When I picked up Celeste Ng’s Everything I Never Told You, all I knew was that it was a bestseller. After reading Glass Sword, that wasn’t necessarily a winning attribute. Perhaps it’s because my expectations were so low, but it was a lot better and more emotionally compelling than I anticipated.
The story focuses on a family in 1970’s America whose eldest daughter (and the middle child of three) has just drowned. This family is unique in that they are the only mixed race (Chinese father, White mother) family living in a small Midwestern town. This story is told in a fluid point of view between all five members of the family. It examines the family, their pasts, and their relationships with each other.
While the recently deceased Lydia is the focal point and driving action of the story, I found her to be the least interesting character. Personally, the mother and her struggle between what she wants and what is expected of her was what kept me reading. She grew up under a single mother who built her whole image on being the epitome of traditional femininity. From teaching Home Ec to treating her Cookbook as the Bible, her daughter Marilyn rebelled against it by studying science and wanting to be a doctor, a radical idea for a woman in the late 50s. In the midst of this she meets the man who becomes her husband and completely gives up her dreams for his fantasy of the Ideal American Family.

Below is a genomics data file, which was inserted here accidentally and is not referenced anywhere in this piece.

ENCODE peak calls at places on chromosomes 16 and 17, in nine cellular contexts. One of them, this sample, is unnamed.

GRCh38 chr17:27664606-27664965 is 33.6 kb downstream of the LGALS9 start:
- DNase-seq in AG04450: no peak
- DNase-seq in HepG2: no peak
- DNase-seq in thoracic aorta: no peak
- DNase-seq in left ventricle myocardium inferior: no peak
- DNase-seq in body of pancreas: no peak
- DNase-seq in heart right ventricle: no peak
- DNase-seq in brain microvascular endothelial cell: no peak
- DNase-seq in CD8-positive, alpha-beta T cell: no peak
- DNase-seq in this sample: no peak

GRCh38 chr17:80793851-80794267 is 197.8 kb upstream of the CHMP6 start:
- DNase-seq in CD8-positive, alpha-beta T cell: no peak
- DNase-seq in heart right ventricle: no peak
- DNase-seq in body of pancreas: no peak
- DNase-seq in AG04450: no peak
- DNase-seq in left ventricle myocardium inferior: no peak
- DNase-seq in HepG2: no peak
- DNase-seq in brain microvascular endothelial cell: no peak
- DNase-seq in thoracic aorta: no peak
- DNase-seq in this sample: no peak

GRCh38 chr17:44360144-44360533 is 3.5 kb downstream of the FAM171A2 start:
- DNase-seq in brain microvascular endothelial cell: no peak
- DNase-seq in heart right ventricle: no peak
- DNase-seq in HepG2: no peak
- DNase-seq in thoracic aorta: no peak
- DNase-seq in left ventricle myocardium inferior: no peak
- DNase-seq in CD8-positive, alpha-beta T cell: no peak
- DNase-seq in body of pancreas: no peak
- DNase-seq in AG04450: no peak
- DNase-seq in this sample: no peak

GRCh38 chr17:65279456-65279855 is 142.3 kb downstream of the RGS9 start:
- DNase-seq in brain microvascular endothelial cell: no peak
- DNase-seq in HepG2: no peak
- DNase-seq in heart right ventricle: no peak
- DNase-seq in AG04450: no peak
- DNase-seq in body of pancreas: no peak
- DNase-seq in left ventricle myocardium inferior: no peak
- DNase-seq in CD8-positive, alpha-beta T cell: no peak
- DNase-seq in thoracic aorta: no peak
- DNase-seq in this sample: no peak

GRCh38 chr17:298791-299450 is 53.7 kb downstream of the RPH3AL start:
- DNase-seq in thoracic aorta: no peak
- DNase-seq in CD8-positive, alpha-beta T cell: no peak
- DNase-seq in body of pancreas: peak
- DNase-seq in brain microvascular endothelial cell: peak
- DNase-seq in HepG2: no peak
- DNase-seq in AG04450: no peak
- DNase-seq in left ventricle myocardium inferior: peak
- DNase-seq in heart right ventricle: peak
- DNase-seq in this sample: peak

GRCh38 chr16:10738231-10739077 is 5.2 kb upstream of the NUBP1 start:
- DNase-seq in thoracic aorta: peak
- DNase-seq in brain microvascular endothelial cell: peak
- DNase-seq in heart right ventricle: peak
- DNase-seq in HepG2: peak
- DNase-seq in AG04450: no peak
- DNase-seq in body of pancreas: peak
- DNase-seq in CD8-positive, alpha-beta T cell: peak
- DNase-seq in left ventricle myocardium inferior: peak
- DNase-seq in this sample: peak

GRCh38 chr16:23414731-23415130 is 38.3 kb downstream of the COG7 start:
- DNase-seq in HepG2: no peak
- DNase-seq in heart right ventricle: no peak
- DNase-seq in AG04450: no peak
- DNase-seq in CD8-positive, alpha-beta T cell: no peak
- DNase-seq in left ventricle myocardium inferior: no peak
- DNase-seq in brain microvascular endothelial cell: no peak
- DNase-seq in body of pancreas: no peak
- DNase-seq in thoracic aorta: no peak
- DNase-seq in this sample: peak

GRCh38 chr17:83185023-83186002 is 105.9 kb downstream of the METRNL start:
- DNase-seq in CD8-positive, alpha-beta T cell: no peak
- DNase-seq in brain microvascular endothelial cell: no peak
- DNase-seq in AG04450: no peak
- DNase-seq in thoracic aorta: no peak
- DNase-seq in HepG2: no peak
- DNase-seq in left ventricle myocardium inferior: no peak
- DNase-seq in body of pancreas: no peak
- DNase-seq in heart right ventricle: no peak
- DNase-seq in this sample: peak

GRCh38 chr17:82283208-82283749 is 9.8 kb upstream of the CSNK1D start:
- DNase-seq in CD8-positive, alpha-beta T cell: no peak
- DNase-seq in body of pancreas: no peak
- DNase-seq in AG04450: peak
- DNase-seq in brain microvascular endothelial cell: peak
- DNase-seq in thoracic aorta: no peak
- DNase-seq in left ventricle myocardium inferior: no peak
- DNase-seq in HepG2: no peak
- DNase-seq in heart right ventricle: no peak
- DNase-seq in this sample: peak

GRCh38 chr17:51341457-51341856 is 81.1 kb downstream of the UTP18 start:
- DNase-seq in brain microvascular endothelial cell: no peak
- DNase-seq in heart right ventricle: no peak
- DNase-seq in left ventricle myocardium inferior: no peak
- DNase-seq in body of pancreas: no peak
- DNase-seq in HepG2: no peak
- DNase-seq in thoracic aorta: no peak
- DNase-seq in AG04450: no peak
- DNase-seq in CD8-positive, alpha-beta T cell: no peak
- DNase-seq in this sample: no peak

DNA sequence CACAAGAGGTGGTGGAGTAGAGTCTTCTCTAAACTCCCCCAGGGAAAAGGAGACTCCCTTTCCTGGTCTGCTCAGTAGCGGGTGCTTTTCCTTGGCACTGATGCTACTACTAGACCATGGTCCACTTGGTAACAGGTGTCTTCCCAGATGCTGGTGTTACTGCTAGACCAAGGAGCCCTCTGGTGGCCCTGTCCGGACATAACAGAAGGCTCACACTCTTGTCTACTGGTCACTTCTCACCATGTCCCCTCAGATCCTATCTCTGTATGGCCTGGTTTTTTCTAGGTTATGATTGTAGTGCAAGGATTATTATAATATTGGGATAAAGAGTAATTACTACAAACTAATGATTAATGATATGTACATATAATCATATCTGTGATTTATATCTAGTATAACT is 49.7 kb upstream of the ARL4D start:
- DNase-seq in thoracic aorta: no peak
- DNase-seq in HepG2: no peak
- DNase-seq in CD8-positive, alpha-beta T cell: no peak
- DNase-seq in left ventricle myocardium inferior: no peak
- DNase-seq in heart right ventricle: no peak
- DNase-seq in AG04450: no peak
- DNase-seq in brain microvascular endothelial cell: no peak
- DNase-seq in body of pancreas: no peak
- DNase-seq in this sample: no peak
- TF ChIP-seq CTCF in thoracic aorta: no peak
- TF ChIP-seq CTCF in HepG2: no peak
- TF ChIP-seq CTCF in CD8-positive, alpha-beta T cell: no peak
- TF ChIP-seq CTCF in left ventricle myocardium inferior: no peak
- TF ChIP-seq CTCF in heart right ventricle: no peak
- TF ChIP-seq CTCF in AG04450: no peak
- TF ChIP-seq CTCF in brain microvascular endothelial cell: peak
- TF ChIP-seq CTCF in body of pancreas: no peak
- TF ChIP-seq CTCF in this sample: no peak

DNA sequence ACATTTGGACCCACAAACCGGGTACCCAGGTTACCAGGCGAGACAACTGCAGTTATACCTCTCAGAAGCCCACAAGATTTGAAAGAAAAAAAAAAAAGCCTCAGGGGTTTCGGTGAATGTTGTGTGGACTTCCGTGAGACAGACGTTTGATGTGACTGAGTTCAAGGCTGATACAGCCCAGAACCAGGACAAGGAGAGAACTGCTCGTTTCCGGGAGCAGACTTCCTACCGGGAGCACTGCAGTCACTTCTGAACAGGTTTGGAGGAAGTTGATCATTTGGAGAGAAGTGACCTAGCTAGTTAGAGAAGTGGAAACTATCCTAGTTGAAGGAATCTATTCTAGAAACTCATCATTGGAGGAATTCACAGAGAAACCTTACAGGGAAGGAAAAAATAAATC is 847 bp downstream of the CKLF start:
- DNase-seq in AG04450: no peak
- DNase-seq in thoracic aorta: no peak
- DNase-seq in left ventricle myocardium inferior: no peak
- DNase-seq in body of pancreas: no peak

In his novel Looking for Alaska, John Green structures his narrative in “Before” and “After” a pivotal event. In Everything I Never Told You, Lydia’s death should be that pivot point. Instead, it’s Marilyn’s leaving her husband and two small children to try to finish her college degree. This event is what shaped both Lydia and Nath’s relationships with their parents and each other. Every choice and action in the novel can be traced back to this and the affect it had.
While the mystery of the novel is how Lydia died, I honestly didn’t care. It was more of a character study than a mystery novel. I would recommend this novel to anyone who loves a good character study with simple prose. I don’t think it’ll be on reading lists any time soon, but it is well worth the read and bestseller status.